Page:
700K French ISP Subscribers Have Received an Infringement Warning
-- Nearly 700,000 ISP accounts in France have received at least one copyright infringement warning as part of the country's anti-piracy efforts. Sixty ISP account holders in France are facing their "third strike" from the country's anti-piracy authority Hadopi, according to a report at TorrentFreak. A third strike could result in a small fine (about 1,500 euros) and disconnection of Internet for up to one month.
Last month there were 650,000 ISP account holders in the "first strike" stage, up from 471,000 in February. About 44,000 account holders have received a second warning.
Warnings have been sent out to account holders since October 2010. Rights holders are responsible for sending notices of infringements to the Hadopi agency. Hadopi then emails a warning to the ISP subscriber accused of infringement and monitors the account. A second warning is sent if a rights holder, the ISP or Hadopi suspects another infringement. A third warning within a year could result in punishment. An appeals process is available in the third warning phase.
This is the first Hadopi news that puts the scale of the undertaking into perspective. Until now there had not been any indication about the number of infringement notices that were being sent to ISPs and how many warnings were being passed on to ISP subscribers. But these numbers suggest Hadopi is reaching a good portion of France's Internet users.
Between the subscribers in all three stages of warnings, France has about 694,000 ISP subscribers who have received up to three warnings. That's a pretty large number considering the country had about 22 million broadband subscribers in the first quarter of 2011, according to numbers available from ARCEP, the regulatory agency that oversees the country's electronic communications. Based on that figure, about 3% of the country's broadband subscribers have received at least one infringement notice.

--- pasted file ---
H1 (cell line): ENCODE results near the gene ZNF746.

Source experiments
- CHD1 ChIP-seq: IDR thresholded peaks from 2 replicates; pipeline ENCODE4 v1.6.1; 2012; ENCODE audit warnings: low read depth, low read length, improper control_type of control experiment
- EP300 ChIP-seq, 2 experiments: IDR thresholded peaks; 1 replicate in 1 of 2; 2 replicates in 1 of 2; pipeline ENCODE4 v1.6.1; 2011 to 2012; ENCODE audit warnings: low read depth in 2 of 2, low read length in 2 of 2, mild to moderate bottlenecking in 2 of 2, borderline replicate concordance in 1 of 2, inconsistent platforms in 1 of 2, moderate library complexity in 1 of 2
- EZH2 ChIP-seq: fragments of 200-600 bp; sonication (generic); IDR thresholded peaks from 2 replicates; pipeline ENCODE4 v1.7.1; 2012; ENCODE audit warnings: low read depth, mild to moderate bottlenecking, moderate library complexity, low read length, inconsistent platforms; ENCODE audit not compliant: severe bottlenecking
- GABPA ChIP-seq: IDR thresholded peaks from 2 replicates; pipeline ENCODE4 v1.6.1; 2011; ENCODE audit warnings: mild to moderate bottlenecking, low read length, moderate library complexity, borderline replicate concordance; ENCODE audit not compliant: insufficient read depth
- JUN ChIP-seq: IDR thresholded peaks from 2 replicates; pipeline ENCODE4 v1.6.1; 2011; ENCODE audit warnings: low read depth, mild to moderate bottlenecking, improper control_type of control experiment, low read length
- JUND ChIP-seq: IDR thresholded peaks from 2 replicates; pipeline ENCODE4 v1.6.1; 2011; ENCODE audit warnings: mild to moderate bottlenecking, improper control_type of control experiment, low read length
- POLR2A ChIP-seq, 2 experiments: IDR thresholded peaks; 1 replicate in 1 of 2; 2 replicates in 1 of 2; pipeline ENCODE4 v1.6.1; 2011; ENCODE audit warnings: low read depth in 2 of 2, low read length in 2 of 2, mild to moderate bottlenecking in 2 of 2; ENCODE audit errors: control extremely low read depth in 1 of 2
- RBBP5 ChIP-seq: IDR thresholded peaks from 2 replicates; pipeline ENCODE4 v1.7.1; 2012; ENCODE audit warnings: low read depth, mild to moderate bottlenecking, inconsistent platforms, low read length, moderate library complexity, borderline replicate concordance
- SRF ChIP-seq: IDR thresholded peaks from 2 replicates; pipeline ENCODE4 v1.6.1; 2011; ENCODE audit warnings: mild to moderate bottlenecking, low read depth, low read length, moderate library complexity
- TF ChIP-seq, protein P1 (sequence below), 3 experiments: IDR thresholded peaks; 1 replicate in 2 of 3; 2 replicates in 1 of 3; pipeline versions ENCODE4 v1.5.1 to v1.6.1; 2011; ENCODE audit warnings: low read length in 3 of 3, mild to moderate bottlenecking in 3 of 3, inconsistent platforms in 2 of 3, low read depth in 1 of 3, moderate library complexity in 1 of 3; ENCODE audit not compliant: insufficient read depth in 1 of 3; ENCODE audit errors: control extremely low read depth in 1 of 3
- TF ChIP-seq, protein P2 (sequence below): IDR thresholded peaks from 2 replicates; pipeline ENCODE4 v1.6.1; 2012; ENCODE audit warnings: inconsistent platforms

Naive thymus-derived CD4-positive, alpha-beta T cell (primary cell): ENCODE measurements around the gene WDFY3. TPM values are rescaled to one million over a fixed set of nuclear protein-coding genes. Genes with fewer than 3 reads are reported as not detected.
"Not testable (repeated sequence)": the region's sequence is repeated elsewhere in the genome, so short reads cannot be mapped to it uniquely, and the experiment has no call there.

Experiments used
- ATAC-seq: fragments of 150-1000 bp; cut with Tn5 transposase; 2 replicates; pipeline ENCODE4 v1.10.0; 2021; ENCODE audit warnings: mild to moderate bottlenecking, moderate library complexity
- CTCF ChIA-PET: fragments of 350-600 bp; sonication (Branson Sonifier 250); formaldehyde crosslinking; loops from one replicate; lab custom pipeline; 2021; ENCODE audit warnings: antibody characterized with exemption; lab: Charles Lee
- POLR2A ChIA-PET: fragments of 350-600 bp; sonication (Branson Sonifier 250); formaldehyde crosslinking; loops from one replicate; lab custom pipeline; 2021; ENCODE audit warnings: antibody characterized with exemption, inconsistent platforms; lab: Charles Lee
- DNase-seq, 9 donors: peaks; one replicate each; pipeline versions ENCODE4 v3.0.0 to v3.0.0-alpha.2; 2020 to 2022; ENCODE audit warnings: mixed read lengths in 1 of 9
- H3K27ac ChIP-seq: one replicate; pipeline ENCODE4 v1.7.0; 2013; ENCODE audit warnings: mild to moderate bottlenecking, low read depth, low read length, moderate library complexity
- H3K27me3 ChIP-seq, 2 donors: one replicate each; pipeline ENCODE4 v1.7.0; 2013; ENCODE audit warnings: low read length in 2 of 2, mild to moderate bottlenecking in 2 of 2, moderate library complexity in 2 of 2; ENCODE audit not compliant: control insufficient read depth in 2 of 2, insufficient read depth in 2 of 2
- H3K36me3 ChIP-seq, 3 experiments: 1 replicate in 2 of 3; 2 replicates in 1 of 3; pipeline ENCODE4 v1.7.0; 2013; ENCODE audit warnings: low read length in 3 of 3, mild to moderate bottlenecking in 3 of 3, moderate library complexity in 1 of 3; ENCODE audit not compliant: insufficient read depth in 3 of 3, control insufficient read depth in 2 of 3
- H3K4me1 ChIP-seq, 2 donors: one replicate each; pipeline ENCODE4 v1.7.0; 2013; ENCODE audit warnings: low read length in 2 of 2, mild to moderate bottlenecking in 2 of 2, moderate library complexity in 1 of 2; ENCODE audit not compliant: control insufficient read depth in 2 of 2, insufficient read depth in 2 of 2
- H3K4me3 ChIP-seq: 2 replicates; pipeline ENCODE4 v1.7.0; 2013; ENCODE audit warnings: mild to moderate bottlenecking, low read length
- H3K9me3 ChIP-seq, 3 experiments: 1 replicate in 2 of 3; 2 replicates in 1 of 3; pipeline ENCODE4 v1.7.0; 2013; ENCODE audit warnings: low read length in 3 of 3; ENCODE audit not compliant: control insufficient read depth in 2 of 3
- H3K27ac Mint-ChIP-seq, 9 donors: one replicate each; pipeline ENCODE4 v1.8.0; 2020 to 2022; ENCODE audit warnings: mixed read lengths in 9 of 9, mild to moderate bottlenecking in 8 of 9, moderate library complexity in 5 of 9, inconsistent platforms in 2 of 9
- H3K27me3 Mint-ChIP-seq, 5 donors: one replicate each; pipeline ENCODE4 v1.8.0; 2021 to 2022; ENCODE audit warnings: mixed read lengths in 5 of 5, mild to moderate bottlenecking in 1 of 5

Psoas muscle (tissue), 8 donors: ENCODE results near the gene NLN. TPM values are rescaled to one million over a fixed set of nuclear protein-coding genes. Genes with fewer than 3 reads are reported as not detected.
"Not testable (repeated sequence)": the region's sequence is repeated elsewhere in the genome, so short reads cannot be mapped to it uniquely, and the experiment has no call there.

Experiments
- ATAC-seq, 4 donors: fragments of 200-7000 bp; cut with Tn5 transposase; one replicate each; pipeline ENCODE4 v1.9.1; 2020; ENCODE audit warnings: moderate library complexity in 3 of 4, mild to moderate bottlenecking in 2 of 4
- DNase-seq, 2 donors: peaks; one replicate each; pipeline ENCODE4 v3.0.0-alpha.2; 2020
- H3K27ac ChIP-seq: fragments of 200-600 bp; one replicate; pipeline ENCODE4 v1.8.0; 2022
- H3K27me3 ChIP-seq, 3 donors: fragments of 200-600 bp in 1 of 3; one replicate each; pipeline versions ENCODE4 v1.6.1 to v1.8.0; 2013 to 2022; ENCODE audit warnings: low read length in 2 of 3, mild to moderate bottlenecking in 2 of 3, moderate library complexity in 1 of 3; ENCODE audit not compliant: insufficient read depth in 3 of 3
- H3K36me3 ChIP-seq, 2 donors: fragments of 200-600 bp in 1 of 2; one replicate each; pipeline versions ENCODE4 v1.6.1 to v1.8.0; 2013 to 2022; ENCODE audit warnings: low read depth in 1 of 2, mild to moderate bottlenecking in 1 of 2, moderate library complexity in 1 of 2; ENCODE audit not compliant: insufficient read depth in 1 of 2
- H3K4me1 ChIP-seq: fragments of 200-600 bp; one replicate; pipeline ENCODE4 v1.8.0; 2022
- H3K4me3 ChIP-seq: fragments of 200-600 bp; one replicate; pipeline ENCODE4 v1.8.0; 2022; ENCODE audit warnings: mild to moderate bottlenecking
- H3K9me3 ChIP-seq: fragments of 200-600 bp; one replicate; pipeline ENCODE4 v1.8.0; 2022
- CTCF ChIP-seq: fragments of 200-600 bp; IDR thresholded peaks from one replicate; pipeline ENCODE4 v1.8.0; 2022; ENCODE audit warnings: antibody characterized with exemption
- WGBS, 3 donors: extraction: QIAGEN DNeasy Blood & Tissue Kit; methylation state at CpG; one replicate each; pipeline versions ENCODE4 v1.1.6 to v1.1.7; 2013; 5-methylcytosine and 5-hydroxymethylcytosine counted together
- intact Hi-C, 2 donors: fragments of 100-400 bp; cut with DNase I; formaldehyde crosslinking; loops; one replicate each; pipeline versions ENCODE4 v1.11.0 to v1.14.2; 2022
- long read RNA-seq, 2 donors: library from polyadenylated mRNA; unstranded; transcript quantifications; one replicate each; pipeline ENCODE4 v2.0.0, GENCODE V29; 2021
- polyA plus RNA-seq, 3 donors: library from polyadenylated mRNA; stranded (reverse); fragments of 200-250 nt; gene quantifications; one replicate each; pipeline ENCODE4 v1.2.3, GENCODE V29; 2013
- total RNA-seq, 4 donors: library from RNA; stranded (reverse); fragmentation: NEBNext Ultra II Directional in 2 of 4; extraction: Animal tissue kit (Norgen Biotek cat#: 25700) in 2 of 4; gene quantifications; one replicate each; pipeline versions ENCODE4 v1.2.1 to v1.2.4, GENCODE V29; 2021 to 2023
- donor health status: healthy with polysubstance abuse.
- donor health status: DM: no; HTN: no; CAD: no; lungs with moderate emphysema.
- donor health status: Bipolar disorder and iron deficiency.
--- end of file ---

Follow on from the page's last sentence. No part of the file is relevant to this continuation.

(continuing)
To put those numbers in perspective, if the United States had equal proportions of subscribers in each of the three levels of Hadopi's warning system, there would be 3.2 million subscribers with one strike, 21,700 subscribers with two strikes and about 300 subscribers with three strikes.
Belgian Court Instructs IPSs to Block Pirate Bay: Report
-- Belgian ISPs Belgacom and Telenet have been instructed by a court to block their customers' access to popular torrent site the Pirate Bay, according to multiple reports. The two ISPs have 14 days to meet the court's order. This ruling reverses a lower-court ruling that the ISP blocking was a "disproportionate" response and not required for the two ISPs. The Pirate Bay was unfazed by the ruling and is happy for the extra attention. "Thanks for the free advertising," a site spokesperson told TorrentFreak.
(The Inquirer, TorrentFreak)
R.I.P.: Zune HD
-- Microsoft has confirmed the death of the Zune HD.
Apple Touts Impressive Numbers At Presentation
-- Here are some of the numbers Apple gave during its iPhone presentation on Tuesday:
Apple has sold more than 300 million iPods and has a 78% share of the U.S. portable music player market (market share taken from an August 2011 NPD report); it sold 45 million iPods from July 2010 to June 2011; Apple customers have downloaded 16 billion songs; iTunes now has 20 million songs; the company has a Mac installed base of 58 million and a 23% share in the United States (also from the August 2011 NPD report); developers have created 140,000 apps for the iPad; Apple customers have downloaded 18 billion apps; and in all there are 250 million devices running Apple's iOS operating system.
Investors Mixed On Apple Media Event; Stock Drops
-- Investors appeared to have mixed reactions to Apple's media event Tuesday. The company's stock dropped about 5% during the presentation. But optimism prevailed as other investors stepped in and pushed share prices back up. Apple shares finished the day down 0.6 percent at $372.50. The 43.8 million shares traded Tuesday was about twice the normal trading volume.
Online reaction was both mixed and muted. Many experts noted the lack of a new, killer product -- perhaps they were disappointed Apple did not debut a new design for the iPhone. Noted Apple analyst Gene Munster of Piper Jaffray said the presentation "left you wanting more," and predicted the long lines for the new iPhone 4S "could have been longer, if they would've just gone to a four-inch screen" on the device.
But other analysts were pleased with what they saw. "The iPhone 4S appears to be a solid product, with several meaningful upgrades, though there were no significant upside surprises," wrote RW Baird's William Power, who reiterated his "outperform" rating on the company's stock, according to Barrons.
Brian White of Ticonderoga Securities held his "buy" rating and price target of $666. "We would be buyers on any weakness today," he wrote.